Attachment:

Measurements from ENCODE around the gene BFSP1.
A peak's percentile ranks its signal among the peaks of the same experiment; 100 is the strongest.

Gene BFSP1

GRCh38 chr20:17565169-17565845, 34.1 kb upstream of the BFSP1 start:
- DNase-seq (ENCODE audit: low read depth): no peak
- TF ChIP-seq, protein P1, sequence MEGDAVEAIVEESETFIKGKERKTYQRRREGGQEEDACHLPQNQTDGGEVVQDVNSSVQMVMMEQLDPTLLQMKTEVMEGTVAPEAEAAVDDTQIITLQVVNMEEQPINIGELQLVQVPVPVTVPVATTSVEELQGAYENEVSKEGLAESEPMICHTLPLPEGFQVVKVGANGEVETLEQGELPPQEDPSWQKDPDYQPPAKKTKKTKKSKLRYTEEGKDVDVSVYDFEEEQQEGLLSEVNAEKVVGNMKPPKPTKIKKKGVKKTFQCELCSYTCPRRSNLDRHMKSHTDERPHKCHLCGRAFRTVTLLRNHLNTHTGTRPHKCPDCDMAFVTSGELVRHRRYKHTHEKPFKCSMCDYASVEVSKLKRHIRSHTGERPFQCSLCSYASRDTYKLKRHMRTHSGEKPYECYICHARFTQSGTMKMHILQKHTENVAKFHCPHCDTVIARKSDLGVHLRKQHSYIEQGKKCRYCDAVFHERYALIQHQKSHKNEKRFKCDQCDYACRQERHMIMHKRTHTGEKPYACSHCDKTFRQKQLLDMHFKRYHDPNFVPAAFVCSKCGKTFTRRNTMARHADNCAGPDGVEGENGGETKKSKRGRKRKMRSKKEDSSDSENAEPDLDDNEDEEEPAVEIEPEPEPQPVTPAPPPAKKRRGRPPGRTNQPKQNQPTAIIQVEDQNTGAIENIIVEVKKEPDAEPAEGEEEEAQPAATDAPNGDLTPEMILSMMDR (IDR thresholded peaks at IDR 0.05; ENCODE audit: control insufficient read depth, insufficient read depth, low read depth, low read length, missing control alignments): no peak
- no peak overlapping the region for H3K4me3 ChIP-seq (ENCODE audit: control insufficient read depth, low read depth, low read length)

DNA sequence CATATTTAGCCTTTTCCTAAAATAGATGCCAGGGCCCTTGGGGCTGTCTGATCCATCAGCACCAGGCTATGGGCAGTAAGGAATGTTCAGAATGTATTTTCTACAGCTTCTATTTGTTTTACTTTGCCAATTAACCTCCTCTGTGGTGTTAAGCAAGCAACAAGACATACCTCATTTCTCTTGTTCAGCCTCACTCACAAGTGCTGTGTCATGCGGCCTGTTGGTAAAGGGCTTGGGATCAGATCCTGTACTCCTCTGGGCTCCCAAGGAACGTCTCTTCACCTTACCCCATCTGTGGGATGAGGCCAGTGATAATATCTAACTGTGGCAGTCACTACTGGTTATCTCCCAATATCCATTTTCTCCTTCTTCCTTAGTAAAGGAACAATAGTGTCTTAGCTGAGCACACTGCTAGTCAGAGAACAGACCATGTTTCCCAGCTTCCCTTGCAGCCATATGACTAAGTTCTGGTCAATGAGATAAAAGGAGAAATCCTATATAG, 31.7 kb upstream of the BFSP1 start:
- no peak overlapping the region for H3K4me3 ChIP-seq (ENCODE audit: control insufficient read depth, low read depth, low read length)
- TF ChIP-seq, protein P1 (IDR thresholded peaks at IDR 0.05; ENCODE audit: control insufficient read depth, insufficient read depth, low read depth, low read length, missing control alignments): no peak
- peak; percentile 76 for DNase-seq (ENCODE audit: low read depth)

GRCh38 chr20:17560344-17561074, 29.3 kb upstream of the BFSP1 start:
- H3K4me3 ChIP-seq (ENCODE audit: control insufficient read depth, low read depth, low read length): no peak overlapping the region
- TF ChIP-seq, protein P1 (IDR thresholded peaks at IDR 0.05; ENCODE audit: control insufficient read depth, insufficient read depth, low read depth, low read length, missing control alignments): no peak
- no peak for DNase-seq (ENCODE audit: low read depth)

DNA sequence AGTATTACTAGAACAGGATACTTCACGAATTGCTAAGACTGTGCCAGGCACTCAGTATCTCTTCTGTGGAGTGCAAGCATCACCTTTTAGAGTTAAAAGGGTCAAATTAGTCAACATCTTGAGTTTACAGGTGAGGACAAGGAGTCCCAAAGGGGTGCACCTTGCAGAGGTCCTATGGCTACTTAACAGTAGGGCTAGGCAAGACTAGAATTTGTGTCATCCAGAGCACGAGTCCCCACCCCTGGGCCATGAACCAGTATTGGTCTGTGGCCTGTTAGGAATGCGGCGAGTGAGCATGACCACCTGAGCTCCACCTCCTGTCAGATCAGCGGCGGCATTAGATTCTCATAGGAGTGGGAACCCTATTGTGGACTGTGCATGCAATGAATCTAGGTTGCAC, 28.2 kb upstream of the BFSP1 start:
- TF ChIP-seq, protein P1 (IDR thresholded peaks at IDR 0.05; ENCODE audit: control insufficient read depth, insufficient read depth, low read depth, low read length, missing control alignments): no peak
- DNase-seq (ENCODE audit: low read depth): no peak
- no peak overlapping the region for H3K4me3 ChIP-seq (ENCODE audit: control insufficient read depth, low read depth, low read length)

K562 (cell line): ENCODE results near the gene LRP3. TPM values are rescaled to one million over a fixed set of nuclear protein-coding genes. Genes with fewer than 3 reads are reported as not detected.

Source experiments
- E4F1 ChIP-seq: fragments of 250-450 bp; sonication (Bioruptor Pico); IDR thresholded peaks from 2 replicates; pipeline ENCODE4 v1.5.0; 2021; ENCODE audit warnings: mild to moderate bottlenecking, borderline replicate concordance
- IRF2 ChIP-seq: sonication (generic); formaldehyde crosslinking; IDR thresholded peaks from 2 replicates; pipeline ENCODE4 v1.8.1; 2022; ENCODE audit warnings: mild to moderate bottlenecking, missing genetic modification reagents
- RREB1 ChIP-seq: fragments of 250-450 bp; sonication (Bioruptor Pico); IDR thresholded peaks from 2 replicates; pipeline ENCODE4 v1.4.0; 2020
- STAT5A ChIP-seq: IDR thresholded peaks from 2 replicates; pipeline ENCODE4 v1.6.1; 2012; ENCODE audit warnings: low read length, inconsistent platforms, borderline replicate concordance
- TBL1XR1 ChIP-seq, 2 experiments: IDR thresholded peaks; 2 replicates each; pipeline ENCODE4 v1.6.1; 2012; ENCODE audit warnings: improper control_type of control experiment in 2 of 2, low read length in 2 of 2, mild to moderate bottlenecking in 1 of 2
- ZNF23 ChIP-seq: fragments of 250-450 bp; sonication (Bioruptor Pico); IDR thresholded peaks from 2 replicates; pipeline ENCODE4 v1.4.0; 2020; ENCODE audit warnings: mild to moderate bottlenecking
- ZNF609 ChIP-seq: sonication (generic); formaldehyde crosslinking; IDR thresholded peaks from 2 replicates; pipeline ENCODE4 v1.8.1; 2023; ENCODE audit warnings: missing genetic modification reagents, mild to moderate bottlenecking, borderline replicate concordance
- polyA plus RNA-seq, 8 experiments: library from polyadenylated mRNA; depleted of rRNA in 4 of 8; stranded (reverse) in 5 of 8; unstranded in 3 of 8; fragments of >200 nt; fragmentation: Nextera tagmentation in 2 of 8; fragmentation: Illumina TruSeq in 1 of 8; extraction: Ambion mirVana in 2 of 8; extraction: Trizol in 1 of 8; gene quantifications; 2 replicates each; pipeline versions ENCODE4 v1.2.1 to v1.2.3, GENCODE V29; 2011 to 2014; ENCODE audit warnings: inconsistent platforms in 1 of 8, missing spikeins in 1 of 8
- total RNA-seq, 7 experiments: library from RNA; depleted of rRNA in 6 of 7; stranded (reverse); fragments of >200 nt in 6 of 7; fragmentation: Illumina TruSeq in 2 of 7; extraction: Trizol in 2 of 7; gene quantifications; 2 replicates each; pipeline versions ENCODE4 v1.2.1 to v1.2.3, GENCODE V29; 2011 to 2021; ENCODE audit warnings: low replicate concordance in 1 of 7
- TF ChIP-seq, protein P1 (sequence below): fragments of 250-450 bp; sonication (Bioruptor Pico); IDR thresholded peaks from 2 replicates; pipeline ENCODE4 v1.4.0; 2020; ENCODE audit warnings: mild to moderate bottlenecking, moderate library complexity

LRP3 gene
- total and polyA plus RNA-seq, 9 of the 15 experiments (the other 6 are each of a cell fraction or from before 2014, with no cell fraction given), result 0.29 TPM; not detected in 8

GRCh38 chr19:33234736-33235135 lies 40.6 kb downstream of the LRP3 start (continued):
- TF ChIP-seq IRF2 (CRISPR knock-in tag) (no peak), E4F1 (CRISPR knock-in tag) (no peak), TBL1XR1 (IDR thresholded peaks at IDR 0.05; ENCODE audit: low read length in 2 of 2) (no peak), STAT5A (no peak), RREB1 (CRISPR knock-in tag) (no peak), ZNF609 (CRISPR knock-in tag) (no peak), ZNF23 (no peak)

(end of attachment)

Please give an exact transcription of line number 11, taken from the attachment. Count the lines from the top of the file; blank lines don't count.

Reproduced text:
- peak; percentile 76 for DNase-seq (ENCODE audit: low read depth)